LotG LogoThere’s few who would debate the buoyancy of the whisky industry the past couple of years. More distilleries keep coming on board, and more releases keep hitting shelves. For whisky lovers, there seems to be a never-ending stream of new things to choose from.

It has been fantastic to witness this growth and get the chance to write about the various start-up stories abounding right now.

Gregor Hannah Lady of the GlenOne that came to mind for me, of late, was that of Gregor Hannah, who formed Hannah Whisky Merchants. Gregor contacted me soon after officially starting up, telling me about what he was doing and asking if I’d like to try a couple of the whiskies he was bottling as a new independent bottler called Lady of the Glen (LotG). What struck me most was the fact Gregor was as young as many of the whiskies he was bottling, but certainly not lacking on drive or determination.

Since our interview back in 2013, Gregor has gone on to win numerous accolades: from getting funding from The Prince’s Trust, to picking up a YoungEDGE grant and being shortlisted for a Bank of Scotland Enterprise Award, he’s been doing great things.

I recently had the chance to sample one of his latest releases, a 16 year old Ben Nevis, and was really wowed by it. It’s still available on his site here and I’ve put my tasting notes below.

I’m always impressed by people who grab onto an idea – as Gregor did – and put their all into seeing it happen. The whisky industry is brimming with tales like this just now, and I think it’s all the better for it.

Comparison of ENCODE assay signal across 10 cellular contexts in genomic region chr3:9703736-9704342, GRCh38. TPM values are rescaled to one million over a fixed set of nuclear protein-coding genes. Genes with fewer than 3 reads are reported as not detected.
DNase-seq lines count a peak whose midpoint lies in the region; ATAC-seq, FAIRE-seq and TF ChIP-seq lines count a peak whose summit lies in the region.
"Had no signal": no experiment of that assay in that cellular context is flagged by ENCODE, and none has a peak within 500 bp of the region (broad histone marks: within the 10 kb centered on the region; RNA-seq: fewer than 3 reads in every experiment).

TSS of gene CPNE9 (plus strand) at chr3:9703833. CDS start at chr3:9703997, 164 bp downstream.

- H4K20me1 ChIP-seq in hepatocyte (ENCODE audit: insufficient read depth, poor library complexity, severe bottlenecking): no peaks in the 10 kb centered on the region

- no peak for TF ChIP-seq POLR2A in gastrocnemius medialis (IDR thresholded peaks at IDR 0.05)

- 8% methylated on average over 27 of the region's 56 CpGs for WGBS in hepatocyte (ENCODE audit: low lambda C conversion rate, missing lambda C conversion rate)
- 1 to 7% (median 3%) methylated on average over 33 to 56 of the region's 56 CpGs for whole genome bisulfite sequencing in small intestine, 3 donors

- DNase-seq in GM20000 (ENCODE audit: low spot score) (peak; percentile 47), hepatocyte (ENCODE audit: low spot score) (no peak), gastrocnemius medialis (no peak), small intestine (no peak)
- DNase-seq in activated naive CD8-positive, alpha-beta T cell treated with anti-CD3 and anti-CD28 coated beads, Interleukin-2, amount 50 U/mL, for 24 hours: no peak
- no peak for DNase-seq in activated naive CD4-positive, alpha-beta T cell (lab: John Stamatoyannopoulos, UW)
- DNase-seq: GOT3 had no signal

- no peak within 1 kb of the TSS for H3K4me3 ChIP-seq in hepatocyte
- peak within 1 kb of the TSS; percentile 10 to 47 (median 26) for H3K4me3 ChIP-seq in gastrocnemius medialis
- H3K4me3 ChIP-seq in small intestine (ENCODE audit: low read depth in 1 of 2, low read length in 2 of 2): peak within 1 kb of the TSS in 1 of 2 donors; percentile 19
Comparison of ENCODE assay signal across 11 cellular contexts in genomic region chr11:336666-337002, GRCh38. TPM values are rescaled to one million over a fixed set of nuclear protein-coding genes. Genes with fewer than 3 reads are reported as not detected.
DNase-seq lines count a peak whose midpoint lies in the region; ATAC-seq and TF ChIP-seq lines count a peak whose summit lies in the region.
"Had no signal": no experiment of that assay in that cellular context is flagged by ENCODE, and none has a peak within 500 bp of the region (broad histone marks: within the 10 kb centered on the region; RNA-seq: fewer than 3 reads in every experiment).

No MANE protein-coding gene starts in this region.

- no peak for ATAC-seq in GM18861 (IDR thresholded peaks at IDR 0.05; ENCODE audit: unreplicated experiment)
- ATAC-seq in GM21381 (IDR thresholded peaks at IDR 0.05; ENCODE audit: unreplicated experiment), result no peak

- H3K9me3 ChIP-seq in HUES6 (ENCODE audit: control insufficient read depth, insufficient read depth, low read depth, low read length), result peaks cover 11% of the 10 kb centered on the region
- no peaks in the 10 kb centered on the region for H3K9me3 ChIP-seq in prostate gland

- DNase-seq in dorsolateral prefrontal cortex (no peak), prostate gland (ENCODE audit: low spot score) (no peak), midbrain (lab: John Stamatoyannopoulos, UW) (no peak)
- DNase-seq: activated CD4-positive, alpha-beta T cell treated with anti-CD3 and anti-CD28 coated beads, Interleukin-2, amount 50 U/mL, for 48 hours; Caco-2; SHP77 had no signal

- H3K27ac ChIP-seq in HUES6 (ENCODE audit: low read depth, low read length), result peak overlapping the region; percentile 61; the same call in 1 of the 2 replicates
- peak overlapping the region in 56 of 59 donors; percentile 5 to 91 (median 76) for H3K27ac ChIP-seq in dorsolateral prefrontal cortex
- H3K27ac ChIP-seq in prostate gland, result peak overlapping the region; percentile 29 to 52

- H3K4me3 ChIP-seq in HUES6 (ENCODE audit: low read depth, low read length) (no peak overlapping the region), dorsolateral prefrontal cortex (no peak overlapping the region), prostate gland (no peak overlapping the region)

LotG Ben Nevis

LotG Ben Nevis 16: 52.08%: £65:

Refill Sherry Hogshead; Distilled December 1998

(c): Olive brine

(n): Honey and lemon cough drops, Mexican burnt-milk ice cream, clotted cream, white pepper, pink cotton candy, strawberry Nesquik, white pear. Changes a lot as it airs in the glass. Needs some water, which brings out lots of extra fruit, orange flowers and pear drops.

(p): Quite fizzy at first. Then green pepper, grass, cream soda, aspartame, pears. With water: more vanilla, fresh figs and stemmy notes.

(f): Mid-length finish. Fairly woody/drying, with lots of figs.

In conclusion: Complex – tastes older than it is. Doesn’t have many notes of a super sherried whisky; quite elegant and gives a lot. Very enjoyable and one to drink at any occasion.